Pentagon & Congress

VA’s community care programs lack wait-time standards and proof of success, critics charge

Programs granting veterans broader access to doctors outside the Veterans Affairs health care system were supposed to speed up times for medical care. Now House Democrats are charging it may be slowing down appointments instead.

On Wednesday, members of the House Veterans' Affairs Committee blasted administration officials for failing to set clearer guidelines for VA’s community care programs despite repeated warnings from watchdogs that such limits were needed to ensure the best care for veterans.

President Donald Trump has repeatedly touted changes to the Veterans Affairs community care program as a signature achievement of his term in office, claiming that veterans can now get faster and better care because of more available choices outside the federal health care system.

However, in a report released earlier this week, Government Accountability Office researchers said VA leaders for the last seven years have not established any wait-time performance measures for the outside medical appointments, even though VA’s in-house wait times face heavy scrutiny.

“Without a wait-time performance measure, VA cannot determine whether the (community care program) has helped the department achieve its goal of reducing veterans' wait times for receiving care,” said Sharon Silas, director of the GAO health care team.

Critics said that undermines Trump’s promises that shifting funding and resources to outside health care programs would ultimately benefit veterans.

“When the president signed the Mission Act into law in June 2018, he promised that the expansion of VA’s community care program would end the problem of veterans standing in line for weeks and weeks and weeks to see a doctor,’” said Rep. Julia Brownley, D-Calif., chairwoman of the committee’s panel on health care.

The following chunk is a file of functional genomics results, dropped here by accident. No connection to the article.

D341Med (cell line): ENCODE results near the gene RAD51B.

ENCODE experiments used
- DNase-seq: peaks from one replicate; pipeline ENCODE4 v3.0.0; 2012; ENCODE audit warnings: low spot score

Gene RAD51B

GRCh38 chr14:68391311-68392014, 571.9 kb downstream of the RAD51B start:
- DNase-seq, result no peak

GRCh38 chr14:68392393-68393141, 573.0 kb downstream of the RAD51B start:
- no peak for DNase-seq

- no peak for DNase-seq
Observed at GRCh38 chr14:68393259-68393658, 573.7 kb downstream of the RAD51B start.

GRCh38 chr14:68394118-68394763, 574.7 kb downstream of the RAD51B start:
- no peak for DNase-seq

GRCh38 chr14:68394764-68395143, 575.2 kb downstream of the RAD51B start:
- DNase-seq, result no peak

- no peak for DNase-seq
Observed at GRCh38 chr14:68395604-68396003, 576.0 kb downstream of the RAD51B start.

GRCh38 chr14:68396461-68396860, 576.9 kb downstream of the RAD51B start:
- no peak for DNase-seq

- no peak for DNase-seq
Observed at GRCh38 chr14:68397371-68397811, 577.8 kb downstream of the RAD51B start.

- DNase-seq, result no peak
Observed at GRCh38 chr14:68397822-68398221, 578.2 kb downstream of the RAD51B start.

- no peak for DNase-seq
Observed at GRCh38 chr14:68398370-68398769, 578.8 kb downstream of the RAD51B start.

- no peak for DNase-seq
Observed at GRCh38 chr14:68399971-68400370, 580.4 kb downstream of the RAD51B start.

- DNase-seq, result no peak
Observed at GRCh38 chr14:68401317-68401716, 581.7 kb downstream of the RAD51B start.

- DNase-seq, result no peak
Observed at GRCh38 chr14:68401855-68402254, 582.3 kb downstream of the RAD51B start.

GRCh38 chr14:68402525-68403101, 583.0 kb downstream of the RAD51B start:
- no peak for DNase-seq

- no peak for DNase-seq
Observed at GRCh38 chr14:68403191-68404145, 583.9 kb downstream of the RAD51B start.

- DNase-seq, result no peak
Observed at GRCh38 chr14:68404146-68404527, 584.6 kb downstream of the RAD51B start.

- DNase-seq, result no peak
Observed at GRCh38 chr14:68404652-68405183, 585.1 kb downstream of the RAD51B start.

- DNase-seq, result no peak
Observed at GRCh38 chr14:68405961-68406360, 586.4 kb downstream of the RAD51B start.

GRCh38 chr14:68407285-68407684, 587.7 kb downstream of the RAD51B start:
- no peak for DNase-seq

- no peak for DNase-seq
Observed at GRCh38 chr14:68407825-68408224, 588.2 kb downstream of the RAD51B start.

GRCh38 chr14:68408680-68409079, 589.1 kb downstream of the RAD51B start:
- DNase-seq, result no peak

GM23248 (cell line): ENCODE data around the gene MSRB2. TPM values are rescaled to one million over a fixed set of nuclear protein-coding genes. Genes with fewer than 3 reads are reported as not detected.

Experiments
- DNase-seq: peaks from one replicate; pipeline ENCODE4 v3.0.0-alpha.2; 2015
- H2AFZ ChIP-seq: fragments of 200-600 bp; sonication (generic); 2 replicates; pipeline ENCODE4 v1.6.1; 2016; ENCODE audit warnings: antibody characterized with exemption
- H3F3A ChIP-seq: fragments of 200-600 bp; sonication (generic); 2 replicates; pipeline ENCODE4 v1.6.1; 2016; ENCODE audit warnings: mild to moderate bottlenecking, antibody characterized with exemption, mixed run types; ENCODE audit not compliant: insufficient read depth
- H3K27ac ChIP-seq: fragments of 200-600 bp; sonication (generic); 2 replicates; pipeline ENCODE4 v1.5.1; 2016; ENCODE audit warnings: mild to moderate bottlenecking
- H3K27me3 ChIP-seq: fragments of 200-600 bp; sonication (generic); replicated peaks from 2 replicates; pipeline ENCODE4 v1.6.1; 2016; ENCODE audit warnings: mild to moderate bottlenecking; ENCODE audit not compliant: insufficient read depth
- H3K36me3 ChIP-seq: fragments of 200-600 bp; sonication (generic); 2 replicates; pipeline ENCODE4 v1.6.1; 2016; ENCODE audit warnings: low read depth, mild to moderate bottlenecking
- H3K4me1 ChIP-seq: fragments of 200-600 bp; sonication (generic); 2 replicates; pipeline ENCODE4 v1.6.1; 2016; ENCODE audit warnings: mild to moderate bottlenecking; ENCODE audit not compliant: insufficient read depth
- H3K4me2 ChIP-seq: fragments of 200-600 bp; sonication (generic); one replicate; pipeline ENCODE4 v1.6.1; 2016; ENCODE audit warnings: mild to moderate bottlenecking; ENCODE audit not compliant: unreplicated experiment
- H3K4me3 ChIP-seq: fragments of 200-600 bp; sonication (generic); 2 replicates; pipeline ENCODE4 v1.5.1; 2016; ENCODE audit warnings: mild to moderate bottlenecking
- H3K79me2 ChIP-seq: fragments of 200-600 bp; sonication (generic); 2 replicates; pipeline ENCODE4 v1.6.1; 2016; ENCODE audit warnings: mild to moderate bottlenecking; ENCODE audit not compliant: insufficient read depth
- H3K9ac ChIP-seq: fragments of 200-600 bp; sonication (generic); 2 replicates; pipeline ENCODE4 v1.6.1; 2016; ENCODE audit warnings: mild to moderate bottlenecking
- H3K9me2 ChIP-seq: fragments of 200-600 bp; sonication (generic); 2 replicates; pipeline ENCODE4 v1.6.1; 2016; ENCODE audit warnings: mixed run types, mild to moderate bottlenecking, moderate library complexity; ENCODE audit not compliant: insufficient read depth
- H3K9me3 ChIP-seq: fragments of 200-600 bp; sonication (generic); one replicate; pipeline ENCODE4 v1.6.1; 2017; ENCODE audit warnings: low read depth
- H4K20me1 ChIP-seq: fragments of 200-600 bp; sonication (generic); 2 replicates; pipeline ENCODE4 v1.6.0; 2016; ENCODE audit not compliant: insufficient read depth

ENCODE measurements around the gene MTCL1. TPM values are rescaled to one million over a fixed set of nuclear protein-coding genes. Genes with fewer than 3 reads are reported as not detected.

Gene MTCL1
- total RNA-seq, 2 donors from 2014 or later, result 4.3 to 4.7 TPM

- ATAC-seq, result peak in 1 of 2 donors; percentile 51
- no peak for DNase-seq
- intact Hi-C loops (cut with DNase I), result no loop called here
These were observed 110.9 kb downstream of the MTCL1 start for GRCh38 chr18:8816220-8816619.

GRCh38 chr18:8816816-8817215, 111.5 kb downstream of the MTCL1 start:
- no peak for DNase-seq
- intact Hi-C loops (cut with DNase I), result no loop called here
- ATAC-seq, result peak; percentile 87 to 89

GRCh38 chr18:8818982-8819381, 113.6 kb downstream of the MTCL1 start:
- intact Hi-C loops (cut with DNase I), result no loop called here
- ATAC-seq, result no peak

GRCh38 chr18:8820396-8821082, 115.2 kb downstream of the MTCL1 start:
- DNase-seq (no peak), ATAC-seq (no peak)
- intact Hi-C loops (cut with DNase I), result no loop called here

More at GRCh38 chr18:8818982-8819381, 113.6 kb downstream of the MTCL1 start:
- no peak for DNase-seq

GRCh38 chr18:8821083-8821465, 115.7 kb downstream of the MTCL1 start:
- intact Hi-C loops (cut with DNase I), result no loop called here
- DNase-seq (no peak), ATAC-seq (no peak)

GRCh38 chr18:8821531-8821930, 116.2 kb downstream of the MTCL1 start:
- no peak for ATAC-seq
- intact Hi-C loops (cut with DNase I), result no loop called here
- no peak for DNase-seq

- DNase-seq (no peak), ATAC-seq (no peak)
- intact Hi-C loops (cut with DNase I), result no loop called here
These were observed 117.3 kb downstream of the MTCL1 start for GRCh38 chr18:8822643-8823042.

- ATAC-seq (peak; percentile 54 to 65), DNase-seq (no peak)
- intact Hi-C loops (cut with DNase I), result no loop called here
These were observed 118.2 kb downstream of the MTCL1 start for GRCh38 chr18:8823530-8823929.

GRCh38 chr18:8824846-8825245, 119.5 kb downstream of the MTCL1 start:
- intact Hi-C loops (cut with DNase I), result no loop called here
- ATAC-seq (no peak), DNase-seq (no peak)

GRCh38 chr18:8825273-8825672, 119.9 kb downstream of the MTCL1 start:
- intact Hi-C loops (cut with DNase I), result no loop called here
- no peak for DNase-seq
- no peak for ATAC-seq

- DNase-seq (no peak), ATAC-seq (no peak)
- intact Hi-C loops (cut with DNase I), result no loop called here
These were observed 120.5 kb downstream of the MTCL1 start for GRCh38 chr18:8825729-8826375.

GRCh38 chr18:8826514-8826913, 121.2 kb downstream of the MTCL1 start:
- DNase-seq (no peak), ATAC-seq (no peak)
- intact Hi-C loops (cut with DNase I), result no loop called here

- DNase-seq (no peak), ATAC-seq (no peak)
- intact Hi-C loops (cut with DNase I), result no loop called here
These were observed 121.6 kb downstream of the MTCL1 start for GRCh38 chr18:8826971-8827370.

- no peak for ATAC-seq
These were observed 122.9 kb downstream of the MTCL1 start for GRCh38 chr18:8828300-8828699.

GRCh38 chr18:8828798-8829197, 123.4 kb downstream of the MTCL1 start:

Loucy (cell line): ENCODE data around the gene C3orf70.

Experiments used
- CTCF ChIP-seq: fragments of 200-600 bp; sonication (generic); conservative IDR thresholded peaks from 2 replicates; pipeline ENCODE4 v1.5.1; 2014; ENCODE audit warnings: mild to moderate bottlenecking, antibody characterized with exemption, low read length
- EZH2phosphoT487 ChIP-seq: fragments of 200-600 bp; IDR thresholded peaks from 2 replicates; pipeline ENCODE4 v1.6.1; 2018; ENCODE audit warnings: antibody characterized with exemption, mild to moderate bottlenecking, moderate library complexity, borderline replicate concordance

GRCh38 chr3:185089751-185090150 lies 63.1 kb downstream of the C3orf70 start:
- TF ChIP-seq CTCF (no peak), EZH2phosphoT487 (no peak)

“For the first time we have data that clearly shows this program is not great, and it is not delivering on President Trump’s promise to veterans of more timely care. It should come as no surprise that veterans are still standing in line for weeks and weeks and weeks to see community providers.”

Steven Lieberman, acting Principal Deputy Under Secretary for Health at the Veterans Health Administration, said on urgent referrals to outside physicians, VA has made sure that veterans are seen within two days.

But he noted that wait time standards for the outside care are not mandated under the law, and said they may not be practical in some cases.

“If I want to have cataract surgery, and I want to go to the community because I’m eligible, and I want the best cataract surgeon in the state,” he said. “I may have to wait longer if we were to put on a requirement for a timeframe. We may lose a lot of providers who are unwilling to move a veteran ahead.”

The issue of expanding community care programs has been contentious within the veterans community, with critics saying it amounts to partial privatization of VA responsibilities. Committee Chairman Mark Takano, D-Calif., said the latest GAO findings again raise concerns about the role of the program.

“In the wake of the wait time scandal of 2014, access to care in the community was touted as the cure all,” he said. “Yet this latest report suggests veterans are potentially waiting longer to access care in the community than if they opted to remain at VA because of an overly bureaucratic, administratively burdensome appointment scheduling process.”

GAO officials earlier this week recommended new legislation to force VA officials into wait-time standards for the outside care programs. Brownley did that on Tuesday, including in the measure requirements that VA publish wait times for community care in the same way they do for VA services.

The measure is unlikely to become law this year, given the short time frame left in Congress' legislative schedule due to the upcoming November elections.

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